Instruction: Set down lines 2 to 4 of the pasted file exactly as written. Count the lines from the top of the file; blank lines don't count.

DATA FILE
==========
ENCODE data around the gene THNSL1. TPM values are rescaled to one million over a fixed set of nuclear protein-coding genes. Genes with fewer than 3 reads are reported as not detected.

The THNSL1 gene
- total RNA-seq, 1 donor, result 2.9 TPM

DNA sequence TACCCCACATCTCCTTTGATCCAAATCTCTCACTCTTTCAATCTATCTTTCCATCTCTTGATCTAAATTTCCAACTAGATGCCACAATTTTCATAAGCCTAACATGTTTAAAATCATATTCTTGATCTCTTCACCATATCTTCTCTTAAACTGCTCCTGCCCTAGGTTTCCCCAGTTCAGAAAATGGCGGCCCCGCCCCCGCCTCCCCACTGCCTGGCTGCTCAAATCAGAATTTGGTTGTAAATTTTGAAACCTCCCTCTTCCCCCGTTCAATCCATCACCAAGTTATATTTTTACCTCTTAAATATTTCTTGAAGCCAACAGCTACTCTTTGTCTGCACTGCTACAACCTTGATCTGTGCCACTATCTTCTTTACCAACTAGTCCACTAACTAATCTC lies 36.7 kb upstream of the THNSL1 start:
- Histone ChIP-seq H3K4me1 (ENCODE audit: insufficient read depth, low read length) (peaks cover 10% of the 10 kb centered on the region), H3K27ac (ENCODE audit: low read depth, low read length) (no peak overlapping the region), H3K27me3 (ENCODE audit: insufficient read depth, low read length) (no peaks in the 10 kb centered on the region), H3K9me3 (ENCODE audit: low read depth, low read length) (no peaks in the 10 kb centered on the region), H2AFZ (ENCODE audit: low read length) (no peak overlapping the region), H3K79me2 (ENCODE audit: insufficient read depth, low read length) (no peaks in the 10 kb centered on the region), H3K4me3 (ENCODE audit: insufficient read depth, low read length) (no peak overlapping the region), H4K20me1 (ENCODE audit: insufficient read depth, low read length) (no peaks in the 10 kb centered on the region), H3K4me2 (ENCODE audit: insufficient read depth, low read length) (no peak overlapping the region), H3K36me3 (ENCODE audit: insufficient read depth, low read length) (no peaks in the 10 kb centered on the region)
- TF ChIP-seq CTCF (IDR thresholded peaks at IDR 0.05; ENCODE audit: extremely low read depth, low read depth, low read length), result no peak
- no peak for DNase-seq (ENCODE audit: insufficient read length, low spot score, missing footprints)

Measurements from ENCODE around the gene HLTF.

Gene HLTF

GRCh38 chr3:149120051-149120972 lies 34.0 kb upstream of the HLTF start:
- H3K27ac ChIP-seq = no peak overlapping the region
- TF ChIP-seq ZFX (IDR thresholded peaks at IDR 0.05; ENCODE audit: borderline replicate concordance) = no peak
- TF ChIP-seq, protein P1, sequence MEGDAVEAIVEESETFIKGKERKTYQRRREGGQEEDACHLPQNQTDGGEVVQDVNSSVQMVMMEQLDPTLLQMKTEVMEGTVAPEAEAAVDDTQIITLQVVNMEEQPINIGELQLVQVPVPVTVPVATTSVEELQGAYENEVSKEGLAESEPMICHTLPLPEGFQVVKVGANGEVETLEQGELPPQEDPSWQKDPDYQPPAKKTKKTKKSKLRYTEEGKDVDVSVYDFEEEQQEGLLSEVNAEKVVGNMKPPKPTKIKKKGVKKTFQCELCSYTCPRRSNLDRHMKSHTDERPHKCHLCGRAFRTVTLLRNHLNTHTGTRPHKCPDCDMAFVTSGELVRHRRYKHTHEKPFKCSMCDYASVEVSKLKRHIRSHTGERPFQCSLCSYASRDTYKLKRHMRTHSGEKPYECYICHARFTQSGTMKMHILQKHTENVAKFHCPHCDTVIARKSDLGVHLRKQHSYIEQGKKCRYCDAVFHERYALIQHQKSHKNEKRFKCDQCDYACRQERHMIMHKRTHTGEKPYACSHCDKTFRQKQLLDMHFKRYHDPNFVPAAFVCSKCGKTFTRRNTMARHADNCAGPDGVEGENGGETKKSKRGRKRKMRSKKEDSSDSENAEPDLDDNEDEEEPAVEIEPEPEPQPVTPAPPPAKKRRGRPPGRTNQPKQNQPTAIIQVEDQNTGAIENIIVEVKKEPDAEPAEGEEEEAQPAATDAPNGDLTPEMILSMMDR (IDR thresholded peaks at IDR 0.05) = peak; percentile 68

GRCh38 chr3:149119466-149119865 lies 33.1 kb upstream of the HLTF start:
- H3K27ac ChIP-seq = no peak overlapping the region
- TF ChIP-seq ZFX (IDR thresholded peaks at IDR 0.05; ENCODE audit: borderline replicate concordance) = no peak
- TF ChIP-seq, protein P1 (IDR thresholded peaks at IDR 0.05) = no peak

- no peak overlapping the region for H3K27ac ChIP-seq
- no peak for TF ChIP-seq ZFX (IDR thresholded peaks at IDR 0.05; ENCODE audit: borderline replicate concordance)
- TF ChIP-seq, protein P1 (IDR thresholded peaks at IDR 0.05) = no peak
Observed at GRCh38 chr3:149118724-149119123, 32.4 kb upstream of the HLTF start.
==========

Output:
The THNSL1 gene
- total RNA-seq, 1 donor, result 2.9 TPM

DNA sequence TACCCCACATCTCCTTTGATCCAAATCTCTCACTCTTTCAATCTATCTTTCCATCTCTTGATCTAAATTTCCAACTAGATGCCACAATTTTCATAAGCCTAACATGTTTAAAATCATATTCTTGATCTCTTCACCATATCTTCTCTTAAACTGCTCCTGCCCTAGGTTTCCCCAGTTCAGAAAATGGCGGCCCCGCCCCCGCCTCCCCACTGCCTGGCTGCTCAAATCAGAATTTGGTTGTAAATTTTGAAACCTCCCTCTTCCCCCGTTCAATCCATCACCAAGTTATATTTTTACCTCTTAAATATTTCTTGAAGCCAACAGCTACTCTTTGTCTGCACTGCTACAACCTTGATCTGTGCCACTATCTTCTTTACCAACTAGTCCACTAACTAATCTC lies 36.7 kb upstream of the THNSL1 start: